Itís time to perform a safety gear tune-up

Hank Johnston

June 09, 2011 at 11:26 am  | Mobile Reader | Pring this storyPrint 

Summertime is here. The kids are out of school. Boaters all over are making plans to hook up their boats, load up the family and head out on the water for some special boating pleasure.

This is the time of year that I am inundated with questions about spring tune-ups and other maintenance repairs for my customerís boats, motors and trailers. Keeping your rig in tip-top mechanical condition is important, but before you head out on that next trip to the lake, you might want to take a close look at your boating safety gear to verify that everything is in good working order.

We all know the most important piece of safety equipment is your personal floatation device. You are required to have at least one PFD for each person on your boat. Inspect each of your PFDs. Any floatation device that has tears in the outer cloth or straps that are broken is not acceptable as a required PFD, and you could be ticketed for not having the required number of life vests on board your boat.

Life vests must also be the appropriate size for each of your passengers. If you have children on board, you will have to have the proper child size vest for each of them. Children are also required to wear their PFD anytime the boat is under way. Even though it is not required, having everyone wear their PFD whenever the boat is under way is a great idea.

A second flotation device that is required on most boats is a throw cushion or ring. The cushion or ring would be used to throw to someone who has fallen overboard.

Other safety devices and equipment include: fire extinguisher, navigation lights, visual distress signals, a sound-producing device and an alternative propulsion device (paddle).

Your fire extinguisher needs to be accessible. If you ever have an onboard fire you want your extinguisher to be easy to reach and ready to go to work immediately. All extinguishers are equipped with a gauge that indicates whether the extinguisher is fully charged. Check your gauge, and if it indicates that the unit is discharged, replace it immediately.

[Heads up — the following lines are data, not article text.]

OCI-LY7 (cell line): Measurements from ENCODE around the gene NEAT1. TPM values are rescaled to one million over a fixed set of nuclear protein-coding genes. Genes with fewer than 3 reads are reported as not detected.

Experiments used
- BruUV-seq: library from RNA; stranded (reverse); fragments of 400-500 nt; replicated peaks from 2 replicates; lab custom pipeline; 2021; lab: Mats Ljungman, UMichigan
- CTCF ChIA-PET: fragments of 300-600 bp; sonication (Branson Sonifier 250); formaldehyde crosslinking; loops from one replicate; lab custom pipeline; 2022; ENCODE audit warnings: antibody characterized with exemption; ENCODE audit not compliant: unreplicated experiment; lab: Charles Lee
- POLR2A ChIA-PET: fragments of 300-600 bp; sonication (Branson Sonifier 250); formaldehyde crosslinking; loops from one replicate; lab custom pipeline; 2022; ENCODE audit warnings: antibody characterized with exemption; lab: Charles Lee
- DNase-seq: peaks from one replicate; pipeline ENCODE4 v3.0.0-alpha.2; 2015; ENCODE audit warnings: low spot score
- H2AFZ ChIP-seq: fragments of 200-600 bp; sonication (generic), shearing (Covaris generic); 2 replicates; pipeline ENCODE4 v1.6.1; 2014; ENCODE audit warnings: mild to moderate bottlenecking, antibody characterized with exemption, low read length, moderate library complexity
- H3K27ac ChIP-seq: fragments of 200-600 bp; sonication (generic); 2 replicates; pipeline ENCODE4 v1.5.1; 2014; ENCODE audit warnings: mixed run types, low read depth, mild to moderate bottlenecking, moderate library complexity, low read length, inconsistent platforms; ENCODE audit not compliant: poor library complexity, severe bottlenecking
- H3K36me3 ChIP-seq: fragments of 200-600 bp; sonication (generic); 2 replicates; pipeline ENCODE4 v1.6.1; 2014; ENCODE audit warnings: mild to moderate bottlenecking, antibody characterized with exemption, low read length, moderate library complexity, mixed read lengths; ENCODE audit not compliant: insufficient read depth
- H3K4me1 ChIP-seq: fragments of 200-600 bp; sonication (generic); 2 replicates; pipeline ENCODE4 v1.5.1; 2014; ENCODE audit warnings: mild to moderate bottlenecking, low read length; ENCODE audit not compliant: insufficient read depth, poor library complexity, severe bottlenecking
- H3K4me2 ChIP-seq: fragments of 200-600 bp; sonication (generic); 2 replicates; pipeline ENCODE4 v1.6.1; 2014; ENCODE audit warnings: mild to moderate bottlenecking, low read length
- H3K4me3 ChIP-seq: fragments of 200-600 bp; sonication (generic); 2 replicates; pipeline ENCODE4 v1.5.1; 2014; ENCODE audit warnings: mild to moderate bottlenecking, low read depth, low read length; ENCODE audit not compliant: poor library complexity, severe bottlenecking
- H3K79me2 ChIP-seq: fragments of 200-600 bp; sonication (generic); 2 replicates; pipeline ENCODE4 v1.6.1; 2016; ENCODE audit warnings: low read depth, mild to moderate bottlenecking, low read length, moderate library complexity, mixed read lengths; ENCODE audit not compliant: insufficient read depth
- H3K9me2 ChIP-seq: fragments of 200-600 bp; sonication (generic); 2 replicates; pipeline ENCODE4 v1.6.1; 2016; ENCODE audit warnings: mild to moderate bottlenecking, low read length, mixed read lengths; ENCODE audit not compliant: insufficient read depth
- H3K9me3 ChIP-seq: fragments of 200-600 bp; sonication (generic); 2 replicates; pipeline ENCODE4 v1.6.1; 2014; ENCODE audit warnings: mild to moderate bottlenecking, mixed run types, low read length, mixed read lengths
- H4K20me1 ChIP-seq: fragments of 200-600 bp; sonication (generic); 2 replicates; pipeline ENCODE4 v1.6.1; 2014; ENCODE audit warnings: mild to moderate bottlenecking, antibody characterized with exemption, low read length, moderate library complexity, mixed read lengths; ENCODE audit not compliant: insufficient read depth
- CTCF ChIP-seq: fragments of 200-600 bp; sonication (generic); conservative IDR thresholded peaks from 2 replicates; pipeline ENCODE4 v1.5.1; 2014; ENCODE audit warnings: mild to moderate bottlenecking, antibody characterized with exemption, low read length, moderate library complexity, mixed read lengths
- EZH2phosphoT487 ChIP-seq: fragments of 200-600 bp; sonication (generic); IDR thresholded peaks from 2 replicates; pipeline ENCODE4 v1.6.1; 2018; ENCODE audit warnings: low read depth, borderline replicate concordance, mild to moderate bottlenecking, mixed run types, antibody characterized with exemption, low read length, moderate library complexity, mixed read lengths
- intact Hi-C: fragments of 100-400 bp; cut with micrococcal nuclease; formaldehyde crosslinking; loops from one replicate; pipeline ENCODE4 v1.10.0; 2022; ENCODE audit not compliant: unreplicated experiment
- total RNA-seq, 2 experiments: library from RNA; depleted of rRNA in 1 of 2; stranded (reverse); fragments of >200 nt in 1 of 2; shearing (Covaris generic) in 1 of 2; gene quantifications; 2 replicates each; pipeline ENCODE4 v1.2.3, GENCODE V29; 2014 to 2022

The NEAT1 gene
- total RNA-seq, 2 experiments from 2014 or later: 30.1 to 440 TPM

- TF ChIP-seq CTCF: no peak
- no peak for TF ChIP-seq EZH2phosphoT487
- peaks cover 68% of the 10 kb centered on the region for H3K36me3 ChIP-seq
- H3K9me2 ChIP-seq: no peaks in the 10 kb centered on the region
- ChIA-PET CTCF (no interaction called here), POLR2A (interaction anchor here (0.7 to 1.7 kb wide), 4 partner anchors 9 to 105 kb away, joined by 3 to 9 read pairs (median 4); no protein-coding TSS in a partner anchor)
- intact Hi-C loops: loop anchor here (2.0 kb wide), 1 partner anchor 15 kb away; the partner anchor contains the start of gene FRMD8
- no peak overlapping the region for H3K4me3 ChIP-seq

Navigation lights are included on most boats, but they are only required if your boat is being operated between sunset and sunrise. Check out your navigation lights to make sure they will work when and if needed. If you have the plug-in type light sockets on your boat, you may want to spray those sockets with an anti-corrosion lubricant to keep the contact pins clean.

Flares and other visual distress signals are not required on all boats and not on all waterways, but they are extremely valuable in an emergency situation. Flares have an expiration date, and once the date has passed the flare is no longer acceptable as a distress signal. Once a flare has passed the expiration date, it should be disposed of and no longer carried in your boat. In an emergency situation, you might grab an expired flare that may not function, and you would be wasting valuable time trying to use that device.

There are several other safety items that may not be required but are good items to keep onboard. A first-aid kit may come in handy should anyone be injured onboard your boat. A stock of non-perishable food items and fresh drinking water should also be kept onboard your boat. In case of mechanical breakdown, you may have to wait some time for help to arrive. Sunscreen and bug repellent should be included in your inventory of supplies for your boat.

Boat accessories such as bilge pump, GPS, depth finder, and VHF radio should all be checked to verify that they are in good working order prior to going out on the water. Bilge pumps can easily be clogged by trash in the bilge. Check and clean your bilge area regularly. The GPS will help you navigate without getting lost, and the depth finder will help you avoid running aground in shallow water. The VHF radio is a great safety tool; by monitoring the marine weather channel you can head into safe harbor should a weather threat develop. The VHF is also your link of communications to other boaters as well as first responders such as the U.S. Coast Guard.

If you are uncertain about what safety gear is required for your boat, contact the Coast Guard Auxiliary or the U.S. Power Squadron in your area. Both organizations will supply you with pamphlets that outline all of the required safety gear for your boat. Both organizations also offer free boating safety inspections, and the best part of the inspection is that there are no citations or tickets if your boat does not pass. You will be given a list of items that you need to pass the safety inspection. You can make whatever corrections or additions that are needed, and have your boat re-examined. Once your boat passes inspection, you will receive a window decal to show that your boat has passed the safety inspection.

If you have any questions about your boat, motor or trailer, you can contact me at theboatdr@yahoo.com. Have a great, safe boating summer! Iíll see you on the water.




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